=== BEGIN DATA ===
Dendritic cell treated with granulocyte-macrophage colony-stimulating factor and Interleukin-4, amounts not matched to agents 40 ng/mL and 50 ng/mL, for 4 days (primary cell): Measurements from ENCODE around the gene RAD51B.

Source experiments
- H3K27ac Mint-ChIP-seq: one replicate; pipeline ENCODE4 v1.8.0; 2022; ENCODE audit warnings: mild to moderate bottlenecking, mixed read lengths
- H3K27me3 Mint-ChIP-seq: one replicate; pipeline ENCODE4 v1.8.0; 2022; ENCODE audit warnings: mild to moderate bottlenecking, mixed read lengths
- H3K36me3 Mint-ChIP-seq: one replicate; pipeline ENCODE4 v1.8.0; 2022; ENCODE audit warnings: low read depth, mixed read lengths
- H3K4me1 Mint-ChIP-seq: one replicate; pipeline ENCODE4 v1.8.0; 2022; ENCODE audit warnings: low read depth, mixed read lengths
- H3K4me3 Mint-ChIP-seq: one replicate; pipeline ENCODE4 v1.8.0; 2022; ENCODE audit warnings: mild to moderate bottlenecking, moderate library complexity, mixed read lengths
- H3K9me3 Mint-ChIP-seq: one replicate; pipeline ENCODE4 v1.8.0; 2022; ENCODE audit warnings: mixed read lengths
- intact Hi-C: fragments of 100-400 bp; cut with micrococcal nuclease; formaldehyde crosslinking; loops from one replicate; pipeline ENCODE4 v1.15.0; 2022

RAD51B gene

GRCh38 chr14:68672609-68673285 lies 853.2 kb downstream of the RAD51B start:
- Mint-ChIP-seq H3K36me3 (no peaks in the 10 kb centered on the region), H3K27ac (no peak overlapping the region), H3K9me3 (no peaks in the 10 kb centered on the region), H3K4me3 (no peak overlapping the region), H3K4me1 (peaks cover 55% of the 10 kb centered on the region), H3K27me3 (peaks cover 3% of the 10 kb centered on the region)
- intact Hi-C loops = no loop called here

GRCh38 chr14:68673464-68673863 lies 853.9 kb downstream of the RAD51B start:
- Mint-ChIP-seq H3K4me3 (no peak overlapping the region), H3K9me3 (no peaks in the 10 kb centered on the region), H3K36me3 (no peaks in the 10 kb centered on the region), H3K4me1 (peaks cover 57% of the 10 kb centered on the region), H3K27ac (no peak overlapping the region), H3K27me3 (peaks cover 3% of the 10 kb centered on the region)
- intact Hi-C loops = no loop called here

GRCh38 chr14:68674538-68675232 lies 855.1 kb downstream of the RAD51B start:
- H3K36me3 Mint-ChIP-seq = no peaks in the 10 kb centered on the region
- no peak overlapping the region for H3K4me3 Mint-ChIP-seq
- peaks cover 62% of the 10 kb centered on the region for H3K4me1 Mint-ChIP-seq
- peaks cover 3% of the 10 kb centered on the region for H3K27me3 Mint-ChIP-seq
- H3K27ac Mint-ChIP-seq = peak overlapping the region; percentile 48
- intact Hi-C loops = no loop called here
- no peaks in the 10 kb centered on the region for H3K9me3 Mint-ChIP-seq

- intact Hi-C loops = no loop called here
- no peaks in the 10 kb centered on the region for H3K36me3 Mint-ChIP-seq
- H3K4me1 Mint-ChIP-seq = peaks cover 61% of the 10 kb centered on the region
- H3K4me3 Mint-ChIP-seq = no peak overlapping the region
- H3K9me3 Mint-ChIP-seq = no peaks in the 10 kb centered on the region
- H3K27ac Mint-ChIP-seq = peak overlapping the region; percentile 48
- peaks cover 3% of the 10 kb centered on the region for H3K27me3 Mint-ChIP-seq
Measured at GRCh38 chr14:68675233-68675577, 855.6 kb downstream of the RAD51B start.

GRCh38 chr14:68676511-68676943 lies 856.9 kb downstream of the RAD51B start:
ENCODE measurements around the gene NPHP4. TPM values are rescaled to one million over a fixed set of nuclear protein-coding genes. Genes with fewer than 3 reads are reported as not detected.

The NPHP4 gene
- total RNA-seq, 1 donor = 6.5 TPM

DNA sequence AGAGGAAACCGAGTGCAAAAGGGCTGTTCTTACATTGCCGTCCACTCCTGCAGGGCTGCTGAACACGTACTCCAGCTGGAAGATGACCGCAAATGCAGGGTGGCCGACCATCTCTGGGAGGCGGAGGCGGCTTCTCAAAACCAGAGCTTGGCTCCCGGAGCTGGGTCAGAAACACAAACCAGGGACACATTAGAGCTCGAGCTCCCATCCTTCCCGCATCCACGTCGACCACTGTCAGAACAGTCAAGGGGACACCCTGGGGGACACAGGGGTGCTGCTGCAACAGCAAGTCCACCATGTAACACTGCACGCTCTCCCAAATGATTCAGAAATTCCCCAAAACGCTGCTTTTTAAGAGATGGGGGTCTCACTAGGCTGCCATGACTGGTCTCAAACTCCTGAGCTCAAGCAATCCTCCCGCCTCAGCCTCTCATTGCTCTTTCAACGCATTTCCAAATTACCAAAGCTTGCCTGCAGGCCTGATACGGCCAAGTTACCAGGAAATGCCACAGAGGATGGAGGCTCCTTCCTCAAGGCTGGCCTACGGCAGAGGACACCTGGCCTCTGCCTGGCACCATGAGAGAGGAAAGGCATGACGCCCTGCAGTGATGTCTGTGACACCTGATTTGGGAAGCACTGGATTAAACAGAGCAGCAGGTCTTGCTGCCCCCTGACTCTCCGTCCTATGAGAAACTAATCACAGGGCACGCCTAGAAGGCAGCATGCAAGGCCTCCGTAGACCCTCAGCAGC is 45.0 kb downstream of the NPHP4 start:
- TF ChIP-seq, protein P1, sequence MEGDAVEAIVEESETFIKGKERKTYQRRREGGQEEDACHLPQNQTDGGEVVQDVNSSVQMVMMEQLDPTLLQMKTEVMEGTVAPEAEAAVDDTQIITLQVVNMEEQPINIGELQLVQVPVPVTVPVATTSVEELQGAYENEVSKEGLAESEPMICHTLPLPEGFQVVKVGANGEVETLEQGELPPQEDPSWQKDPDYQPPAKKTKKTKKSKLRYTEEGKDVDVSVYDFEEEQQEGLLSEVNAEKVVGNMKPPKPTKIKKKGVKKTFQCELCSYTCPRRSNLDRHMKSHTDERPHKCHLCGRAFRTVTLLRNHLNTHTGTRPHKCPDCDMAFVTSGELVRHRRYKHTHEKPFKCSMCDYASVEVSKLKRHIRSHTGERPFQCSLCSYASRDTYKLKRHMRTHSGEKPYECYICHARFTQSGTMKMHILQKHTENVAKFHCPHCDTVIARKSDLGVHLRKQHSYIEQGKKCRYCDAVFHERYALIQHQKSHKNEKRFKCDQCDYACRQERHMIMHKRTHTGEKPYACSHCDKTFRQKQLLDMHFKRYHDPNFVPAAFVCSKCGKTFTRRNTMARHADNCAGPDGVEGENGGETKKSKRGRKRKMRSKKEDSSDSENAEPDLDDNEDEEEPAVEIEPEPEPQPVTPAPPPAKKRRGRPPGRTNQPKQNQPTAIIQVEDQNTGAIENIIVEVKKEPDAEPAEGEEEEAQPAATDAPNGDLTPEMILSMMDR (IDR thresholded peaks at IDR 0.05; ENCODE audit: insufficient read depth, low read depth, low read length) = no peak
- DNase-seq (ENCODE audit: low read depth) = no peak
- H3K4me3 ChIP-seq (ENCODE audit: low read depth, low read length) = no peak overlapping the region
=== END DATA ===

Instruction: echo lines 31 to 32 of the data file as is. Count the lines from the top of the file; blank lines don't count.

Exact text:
- peaks cover 3% of the 10 kb centered on the region for H3K27me3 Mint-ChIP-seq
Measured at GRCh38 chr14:68675233-68675577, 855.6 kb downstream of the RAD51B start.